Gibson, B. (2008). Can evaluative conditioning change attitudes toward mature brands? New evidence from the Implicit Association Test. Journal of Consumer Research, 35, 178–188. CrossRef
Glanz, K., Rimer, B. K., & Lewis, F. M. (2008). Health behavior and health education: Theory, research and practice (4th ed.). San Francisco, CA: Jossey-Bass.
Greenwald, P., & Cullen, J. W. (1985). The new emphasis in cancer control. Journal of the National Cancer Institute, 74, 543–551. PubMed
Hofmann, W., Gschwendner, T., Friese, M., Wiers, R. W., & Schmitt, M. (2008). Working memory capacity and self-regulatory behavior: Toward an individual differences perspective on behavior determination by automatic versus controlled processes. Journal of Personality and Social Psychology, 95, 962. PubMedCrossRef
Ito, T. A., Cacioppo, J. T., & Lang, P. J. (1998). Eliciting affect using the international affective picture system: Trajectories through evaluative space. Personality and Social Psychology Bulletin, 24, 855. CrossRef
Jarvis, W. (2006). DirectRT (Version 2002). [Computer software]. New York, NY: Empirisoft.
Johnson-Askew, W. L., Gillespie, A. H., & Rothman, A. J. (2009). Special issue—Decision making in eating behavior: Interacting perspectives from the individual, family, and environment. Annals of Behavioral Medicine, 38, 1–92. CrossRef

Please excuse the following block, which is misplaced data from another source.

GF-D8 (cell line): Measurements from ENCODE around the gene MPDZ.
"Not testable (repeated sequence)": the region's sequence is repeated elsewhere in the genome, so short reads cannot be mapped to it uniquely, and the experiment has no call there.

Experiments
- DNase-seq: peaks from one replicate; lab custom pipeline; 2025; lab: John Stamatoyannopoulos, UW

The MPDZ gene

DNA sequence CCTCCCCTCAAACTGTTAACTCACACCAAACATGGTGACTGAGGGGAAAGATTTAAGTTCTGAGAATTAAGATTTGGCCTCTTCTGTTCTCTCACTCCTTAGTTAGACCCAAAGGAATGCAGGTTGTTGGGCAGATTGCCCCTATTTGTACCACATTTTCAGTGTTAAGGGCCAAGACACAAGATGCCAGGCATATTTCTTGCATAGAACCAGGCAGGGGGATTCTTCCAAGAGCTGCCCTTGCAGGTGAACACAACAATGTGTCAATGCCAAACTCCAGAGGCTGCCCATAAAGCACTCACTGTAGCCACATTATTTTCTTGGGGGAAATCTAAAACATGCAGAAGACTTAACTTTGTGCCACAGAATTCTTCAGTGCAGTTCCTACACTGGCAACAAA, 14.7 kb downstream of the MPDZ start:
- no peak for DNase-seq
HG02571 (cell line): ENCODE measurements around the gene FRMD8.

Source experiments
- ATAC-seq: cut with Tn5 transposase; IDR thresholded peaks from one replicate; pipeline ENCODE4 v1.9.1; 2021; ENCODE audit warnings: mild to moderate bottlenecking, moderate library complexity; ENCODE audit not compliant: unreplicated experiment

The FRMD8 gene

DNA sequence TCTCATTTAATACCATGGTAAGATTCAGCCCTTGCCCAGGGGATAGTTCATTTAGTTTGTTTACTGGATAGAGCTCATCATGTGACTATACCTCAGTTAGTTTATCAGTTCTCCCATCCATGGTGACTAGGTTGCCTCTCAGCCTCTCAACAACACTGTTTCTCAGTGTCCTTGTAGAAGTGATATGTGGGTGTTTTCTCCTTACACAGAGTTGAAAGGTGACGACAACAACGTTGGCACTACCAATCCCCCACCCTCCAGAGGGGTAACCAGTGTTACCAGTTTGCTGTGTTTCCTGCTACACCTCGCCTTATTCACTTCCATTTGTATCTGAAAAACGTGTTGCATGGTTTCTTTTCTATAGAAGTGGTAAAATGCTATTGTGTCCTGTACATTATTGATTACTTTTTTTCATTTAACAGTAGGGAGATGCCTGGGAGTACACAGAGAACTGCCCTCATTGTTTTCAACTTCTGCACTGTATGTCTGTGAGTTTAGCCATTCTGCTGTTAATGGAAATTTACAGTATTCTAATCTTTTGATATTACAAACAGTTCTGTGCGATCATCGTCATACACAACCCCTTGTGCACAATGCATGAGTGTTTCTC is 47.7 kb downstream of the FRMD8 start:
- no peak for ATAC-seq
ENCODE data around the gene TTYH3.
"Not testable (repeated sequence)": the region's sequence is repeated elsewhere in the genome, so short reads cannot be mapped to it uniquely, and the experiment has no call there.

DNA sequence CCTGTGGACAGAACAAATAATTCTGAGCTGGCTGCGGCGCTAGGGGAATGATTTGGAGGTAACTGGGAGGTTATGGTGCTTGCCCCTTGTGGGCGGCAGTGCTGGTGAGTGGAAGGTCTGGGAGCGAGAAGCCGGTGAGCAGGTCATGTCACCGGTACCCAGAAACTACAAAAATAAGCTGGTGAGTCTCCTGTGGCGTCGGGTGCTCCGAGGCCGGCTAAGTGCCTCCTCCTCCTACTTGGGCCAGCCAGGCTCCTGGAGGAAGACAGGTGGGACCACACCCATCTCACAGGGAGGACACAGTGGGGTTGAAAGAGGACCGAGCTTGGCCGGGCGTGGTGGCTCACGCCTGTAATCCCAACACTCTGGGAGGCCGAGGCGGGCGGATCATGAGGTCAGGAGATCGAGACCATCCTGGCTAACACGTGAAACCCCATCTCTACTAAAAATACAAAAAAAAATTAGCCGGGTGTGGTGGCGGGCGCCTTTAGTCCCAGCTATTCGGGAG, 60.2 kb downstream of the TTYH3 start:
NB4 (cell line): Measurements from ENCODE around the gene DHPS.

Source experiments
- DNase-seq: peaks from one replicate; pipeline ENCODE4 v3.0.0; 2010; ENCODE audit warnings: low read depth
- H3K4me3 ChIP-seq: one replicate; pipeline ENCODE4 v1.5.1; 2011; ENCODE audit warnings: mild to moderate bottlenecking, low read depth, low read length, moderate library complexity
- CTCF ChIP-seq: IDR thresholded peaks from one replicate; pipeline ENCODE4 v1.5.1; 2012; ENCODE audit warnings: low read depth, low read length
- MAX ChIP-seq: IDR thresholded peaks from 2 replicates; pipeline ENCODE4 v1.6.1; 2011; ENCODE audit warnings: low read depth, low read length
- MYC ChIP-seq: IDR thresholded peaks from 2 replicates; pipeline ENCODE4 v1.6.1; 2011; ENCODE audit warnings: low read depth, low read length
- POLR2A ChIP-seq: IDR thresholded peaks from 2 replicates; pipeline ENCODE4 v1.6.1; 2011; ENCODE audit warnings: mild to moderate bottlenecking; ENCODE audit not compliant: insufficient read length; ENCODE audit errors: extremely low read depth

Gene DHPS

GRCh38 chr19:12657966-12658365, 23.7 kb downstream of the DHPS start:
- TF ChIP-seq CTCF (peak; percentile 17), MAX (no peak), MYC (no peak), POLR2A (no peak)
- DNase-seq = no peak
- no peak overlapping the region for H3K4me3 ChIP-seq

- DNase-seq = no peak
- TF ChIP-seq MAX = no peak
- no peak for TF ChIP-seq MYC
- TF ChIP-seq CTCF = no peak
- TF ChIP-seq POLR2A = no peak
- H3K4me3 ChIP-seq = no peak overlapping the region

Kiviniemi, M. T., & Bevins, R. (2007). Affect-behavior associations in motivated behavioral choice: Potential transdisciplinary links. In P. R. Zelick (Ed.), Issues in the psychology of motivation (pp. 65–80). Hauppage, NY: Nova.
Kiviniemi, M. T., & Bevins, R. (2008). Role of affective associations in the planning and habit systems of decision making related to addiction. Behavioral and Brain Sciences, 31, 450–451. CrossRef
Knutson, B., Adams, C. M., Fong, G. W., & Hommer, D. (2001). Anticipation of increasing monetary reward selectively recruits nucleus accumbens. The Journal of Neuroscience, 21, 1–5.
Lang, P. J., Bradley, M. M., & Cuthbert, B. N. (2005). International affective picture system (IAPS): Digitized photographs, instruction manual, and affective ratings (Technical Report A-6). Gainesville, FL: University of Florida.
Ling, A. M., & Horwath, C. (2001). Perceived benefits and barriers of increased fruit and vegetable consumption: Validation of a decisional balance scale. Journal of Nutrition Education, 33, 257–265. CrossRef
Manstead, A. S. R., & Parker, D. (1995). Evaluating and extending the theory of planned behaviour. European Review of Social Psychology, 6, 69–95. CrossRef
National Cancer Institute. (2001). Making health communication programs work. Washington, DC: US Department of Health and Human Service.